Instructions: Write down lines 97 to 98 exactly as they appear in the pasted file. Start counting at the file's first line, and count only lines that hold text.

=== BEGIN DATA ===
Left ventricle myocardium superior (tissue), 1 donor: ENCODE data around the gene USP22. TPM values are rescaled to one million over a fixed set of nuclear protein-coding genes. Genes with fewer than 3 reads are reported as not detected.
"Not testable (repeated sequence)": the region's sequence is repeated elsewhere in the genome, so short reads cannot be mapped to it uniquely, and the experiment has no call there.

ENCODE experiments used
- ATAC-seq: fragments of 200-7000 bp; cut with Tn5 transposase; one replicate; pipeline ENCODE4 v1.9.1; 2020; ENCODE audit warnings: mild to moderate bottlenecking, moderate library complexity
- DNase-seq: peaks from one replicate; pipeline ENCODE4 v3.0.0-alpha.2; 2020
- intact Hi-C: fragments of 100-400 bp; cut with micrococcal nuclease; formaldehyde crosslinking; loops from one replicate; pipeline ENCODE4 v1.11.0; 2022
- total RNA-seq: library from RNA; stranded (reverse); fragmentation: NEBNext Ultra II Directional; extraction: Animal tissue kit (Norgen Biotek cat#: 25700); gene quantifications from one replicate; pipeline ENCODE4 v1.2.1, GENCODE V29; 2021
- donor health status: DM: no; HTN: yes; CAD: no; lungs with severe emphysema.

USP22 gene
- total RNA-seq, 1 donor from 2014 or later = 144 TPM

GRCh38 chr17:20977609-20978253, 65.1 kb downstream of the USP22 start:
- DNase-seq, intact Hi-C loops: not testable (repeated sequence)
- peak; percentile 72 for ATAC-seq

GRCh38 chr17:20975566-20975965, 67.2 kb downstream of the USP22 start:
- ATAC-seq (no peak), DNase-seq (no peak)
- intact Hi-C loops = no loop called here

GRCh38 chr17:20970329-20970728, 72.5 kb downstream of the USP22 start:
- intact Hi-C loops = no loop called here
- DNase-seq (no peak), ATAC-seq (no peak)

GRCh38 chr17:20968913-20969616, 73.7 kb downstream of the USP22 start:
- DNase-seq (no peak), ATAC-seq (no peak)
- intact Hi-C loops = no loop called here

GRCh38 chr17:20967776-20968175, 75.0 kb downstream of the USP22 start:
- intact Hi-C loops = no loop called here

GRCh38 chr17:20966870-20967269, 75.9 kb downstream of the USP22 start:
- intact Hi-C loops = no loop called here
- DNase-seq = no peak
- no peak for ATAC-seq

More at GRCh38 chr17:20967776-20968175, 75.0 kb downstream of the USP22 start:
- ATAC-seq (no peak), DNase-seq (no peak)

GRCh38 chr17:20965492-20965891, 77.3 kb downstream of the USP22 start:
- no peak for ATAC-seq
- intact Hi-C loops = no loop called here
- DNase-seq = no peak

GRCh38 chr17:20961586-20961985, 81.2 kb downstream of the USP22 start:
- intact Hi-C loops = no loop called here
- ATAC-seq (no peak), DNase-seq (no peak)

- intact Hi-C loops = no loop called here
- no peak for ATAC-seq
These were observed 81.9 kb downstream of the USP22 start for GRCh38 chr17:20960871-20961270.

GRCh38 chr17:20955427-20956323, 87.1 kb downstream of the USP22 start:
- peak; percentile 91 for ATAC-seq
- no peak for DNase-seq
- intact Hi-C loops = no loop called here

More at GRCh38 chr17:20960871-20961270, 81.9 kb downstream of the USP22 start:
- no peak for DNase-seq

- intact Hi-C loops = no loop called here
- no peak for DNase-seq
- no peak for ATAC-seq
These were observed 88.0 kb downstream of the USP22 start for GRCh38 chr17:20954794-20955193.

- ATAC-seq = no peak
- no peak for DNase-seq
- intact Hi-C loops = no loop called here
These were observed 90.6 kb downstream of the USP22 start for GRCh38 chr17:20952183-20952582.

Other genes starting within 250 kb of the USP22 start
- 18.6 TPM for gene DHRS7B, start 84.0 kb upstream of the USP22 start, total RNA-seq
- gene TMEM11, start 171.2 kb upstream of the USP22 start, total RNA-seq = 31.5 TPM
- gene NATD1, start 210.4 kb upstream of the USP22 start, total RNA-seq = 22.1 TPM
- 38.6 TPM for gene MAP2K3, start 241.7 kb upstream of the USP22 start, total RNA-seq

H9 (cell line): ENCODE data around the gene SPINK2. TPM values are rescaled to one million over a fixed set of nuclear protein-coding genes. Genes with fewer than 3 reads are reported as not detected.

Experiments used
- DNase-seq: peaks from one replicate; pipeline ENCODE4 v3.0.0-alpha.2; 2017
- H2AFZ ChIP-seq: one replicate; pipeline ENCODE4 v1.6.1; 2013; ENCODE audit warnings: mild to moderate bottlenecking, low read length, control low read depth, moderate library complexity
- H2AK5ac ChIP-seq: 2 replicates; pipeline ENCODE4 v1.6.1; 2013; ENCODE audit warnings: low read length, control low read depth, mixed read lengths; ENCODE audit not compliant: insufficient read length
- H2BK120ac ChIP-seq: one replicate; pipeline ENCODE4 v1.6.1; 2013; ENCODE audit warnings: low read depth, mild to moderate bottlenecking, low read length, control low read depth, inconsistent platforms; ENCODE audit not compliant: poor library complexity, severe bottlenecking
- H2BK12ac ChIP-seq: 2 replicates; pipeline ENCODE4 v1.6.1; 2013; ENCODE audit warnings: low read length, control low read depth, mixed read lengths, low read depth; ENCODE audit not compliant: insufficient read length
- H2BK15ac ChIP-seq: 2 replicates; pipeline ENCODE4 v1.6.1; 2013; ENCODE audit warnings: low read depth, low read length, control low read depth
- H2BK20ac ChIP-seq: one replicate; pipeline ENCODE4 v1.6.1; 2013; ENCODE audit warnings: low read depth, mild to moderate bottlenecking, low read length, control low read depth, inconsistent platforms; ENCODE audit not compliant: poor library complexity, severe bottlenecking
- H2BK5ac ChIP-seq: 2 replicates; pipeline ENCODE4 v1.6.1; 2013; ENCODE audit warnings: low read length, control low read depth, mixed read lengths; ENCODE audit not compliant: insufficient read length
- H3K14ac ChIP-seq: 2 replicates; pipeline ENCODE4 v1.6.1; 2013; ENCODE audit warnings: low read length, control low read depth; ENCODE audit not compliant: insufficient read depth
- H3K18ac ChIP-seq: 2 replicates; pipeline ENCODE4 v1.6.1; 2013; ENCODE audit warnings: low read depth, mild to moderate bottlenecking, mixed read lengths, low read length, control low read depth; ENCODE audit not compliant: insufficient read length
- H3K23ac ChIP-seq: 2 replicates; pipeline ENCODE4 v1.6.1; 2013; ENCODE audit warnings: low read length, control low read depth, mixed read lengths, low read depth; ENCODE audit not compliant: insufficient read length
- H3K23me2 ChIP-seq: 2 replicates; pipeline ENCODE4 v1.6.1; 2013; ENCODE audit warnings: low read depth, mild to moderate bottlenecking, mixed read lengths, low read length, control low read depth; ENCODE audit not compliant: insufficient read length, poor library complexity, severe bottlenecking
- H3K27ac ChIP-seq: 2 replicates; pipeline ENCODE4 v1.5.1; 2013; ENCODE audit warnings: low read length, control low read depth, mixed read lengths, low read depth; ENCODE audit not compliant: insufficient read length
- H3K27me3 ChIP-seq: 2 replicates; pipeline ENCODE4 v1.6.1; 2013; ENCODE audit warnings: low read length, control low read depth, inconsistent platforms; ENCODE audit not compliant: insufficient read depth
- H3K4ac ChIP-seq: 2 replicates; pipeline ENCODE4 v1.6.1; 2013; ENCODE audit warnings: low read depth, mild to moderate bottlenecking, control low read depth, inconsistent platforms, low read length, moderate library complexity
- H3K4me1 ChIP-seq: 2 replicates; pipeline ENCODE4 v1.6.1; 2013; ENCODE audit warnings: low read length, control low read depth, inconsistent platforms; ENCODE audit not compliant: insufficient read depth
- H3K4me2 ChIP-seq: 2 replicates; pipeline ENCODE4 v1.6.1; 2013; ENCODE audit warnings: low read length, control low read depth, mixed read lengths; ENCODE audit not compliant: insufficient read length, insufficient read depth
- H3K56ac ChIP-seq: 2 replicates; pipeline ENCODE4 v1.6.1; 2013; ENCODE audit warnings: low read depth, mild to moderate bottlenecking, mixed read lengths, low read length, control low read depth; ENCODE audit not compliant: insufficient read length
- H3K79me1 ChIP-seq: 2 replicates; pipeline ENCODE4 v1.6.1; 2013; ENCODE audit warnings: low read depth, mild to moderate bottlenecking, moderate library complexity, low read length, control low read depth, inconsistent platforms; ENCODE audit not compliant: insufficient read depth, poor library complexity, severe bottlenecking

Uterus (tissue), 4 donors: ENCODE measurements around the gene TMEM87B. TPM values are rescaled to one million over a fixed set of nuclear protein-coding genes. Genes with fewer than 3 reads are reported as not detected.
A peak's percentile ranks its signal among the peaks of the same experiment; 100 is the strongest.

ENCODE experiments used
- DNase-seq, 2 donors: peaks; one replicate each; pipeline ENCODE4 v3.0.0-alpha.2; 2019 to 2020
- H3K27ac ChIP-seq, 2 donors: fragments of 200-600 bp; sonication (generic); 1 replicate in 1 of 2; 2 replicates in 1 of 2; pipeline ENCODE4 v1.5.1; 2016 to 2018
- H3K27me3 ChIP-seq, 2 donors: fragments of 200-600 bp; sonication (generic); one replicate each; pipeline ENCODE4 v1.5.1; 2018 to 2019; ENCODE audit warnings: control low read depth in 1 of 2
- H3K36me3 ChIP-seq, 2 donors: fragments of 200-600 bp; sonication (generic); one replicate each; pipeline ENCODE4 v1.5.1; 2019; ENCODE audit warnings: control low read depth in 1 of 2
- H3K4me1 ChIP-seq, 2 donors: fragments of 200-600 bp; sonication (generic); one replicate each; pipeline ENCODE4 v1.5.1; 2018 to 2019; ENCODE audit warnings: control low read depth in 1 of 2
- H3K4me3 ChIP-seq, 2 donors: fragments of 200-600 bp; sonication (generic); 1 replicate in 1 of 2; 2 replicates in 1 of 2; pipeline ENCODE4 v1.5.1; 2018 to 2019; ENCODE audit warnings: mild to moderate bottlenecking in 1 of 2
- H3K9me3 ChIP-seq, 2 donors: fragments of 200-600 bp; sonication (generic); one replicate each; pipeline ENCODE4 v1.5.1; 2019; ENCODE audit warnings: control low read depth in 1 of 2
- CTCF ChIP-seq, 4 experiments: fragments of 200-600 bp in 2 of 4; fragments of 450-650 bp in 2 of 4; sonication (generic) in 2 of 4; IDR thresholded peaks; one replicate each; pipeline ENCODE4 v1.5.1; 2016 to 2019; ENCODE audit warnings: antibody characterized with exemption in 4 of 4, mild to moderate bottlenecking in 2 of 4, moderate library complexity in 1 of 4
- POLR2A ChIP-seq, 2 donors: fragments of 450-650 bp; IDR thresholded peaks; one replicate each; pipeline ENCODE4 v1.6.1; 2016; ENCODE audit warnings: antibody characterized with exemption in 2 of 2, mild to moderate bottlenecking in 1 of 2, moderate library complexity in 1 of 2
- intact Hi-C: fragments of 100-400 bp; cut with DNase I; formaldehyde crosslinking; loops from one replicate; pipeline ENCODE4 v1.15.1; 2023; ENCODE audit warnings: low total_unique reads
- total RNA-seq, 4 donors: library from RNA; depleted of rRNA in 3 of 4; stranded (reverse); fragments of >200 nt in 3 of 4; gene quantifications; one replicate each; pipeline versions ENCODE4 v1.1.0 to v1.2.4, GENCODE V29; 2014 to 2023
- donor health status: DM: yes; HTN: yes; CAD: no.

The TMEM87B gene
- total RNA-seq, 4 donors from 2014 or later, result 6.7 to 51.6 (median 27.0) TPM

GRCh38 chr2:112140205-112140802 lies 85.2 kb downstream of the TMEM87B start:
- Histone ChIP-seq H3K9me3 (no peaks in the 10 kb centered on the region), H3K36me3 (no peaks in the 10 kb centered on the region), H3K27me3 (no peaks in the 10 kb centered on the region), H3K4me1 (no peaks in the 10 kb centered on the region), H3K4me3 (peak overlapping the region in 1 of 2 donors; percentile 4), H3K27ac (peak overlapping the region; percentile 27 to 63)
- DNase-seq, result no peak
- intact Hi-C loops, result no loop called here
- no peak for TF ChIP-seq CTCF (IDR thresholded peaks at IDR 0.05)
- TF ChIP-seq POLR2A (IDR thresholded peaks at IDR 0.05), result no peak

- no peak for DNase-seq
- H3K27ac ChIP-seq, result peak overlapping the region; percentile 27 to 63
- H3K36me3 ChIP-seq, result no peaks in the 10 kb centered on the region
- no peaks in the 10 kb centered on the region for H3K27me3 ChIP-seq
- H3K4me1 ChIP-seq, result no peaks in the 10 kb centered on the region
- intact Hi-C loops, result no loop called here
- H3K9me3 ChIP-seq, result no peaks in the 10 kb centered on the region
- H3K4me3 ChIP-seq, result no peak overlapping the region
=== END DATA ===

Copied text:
- total RNA-seq, 4 donors from 2014 or later, result 6.7 to 51.6 (median 27.0) TPM

GRCh38 chr2:112140205-112140802 lies 85.2 kb downstream of the TMEM87B start: